As laid down in the 2020–23 CSR Action Plan, the federal government has created an interdepartmental working group on corporate social responsibility. Members are drawn from the federal offices involved in national CSR action plans and strategies. The group meets regularly to discuss and coordinate their CSR-related activities. It also investigates conflicts of interest and structures policy debate with a view to ensuring that the UN Guiding Principles are implemented consistently across the Federal Administration.

The federal government has also established an International Human Rights Policy Core Group (KIM). It functions as an interdepartmental information exchange platform and its members are drawn from the federal offices in charge of international human rights conventions. The group also receives regular briefings on NAP-related activities.

The Interdepartmental Platform on Commodities identifies and promotes synergies between sectoral policies and monitors national and international developments in the commodities sector.

The outcomes of this interdepartmental cooperation are also reflected in the consistent position which the representatives of all Departments adopt during bilateral consultations with other States, in multilateral bodies and in their public statements.

Objective Indicator Responsibility
Improve policy coherence at federal level.

 

Inclusion of the NAP in federal government CSR strategies and reports.

Number of meetings held by the various interdepartmental platforms and groups.

Consistent public position by the representatives of all Departments.

FDFA [Federal Department of Foreign Affairs],

EAER [Federal Department of Economic Affairs, Education and Research]

 

Guiding Principle 9

Measure 18: Consistency between trade agreements and protection of human rights

The primary aim of free trade agreements is to foster bilateral trade relations and increase the economic competitiveness of contracting states. In negotiating free trade agreements (and investment promotion and protection agreements; see below), Switzerland is committed to ensuring that provisions to achieve consistency between trade and sustainable development are included. These serve to underline the parties’ obligation to comply with the applicable multilateral environmental agreements and ILO conventions, and to implement them effectively. They also refer to international instruments to protect human rights, and the principles of responsible corporate governance. Swiss free trade agreements also contain provisions stipulating that the agreement should not impede or compromise existing obligations under international law, including in respect of human rights. Free trade agreements are monitored by joint committees. Civil society contributes to the preparatory work for joint committee meetings, specifically through the WTO/FTA liaison group. The Federal Council continues to monitor and conduct impact assessments regarding international developments on human rights due diligence in trade agreements.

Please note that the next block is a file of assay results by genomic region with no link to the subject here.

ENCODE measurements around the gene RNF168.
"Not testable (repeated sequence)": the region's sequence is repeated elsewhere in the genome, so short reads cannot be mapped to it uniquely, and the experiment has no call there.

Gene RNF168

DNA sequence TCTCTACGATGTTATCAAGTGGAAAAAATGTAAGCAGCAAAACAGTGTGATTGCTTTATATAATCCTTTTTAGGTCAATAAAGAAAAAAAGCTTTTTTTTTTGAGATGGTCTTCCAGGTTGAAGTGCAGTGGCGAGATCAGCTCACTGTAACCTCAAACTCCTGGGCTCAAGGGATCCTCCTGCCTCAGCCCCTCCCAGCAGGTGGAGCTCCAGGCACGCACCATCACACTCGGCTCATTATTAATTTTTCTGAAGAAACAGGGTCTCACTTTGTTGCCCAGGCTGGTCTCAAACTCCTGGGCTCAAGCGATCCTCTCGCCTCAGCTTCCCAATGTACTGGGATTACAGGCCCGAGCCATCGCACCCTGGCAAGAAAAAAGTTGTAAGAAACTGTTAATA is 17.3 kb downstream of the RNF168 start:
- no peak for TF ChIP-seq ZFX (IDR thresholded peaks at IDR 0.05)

In the interests of policy coherence, Switzerland also advocates the inclusion of consistency provisions when negotiating investment protection agreements (IPAs). The federal government drafted provisions to achieve greater consistency between IPAs and sustainable development objectives (e.g. provisions setting out the right to regulate; references to human rights and corporate social responsibility in the recitals to IPAs). These provisions underline the importance of interpreting and applying these agreements in a manner that is consistent with other international commitments undertaken by Switzerland and its partner countries, including those on human rights protection.

Objective Indicator Responsibility
Improve consistency between Switzerland’s trade agreements and respect for human rights. Human rights references, corporate social responsibility and the right to regulate are incorporated into trade agreements (FTAs/IPAs) submitted to parliament.

The subject is discussed by the WTO/FTA liaison group.

EAER [Federal Department of Economic Affairs, Education and Research]

 

2.3.2 Operational principles: state judicial mechanisms

Guiding Principle 26

Measure 31: Promoting the option of collective redress

In the process of revising the CPC [Civil Procedure Code], the federal government drafted amendments to the provisions governing costs with a view to extending the scope of the conciliation procedure. New rules on group actions and establishing a group settlement mechanism will close a gap in the available legal protection by facilitating class actions in respect of mass and dispersed damage claims. These amendments and new articles bring the draft bill in line with Business and Human Rights Recommendations 39 and 42 of the Committee of Ministers of the Council of Europe of 2 March 2016.54 They also meet the expectations of the UN, as expressed in Guiding Principle 26.